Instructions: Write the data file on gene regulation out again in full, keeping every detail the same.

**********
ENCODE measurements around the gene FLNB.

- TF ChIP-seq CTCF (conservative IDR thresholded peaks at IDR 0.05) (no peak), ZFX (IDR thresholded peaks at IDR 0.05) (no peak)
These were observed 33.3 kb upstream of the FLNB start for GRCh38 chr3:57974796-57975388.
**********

ENCODE measurements around the gene FLNB.

- TF ChIP-seq CTCF (conservative IDR thresholded peaks at IDR 0.05) (no peak), ZFX (IDR thresholded peaks at IDR 0.05) (no peak)
These were observed 33.3 kb upstream of the FLNB start for GRCh38 chr3:57974796-57975388.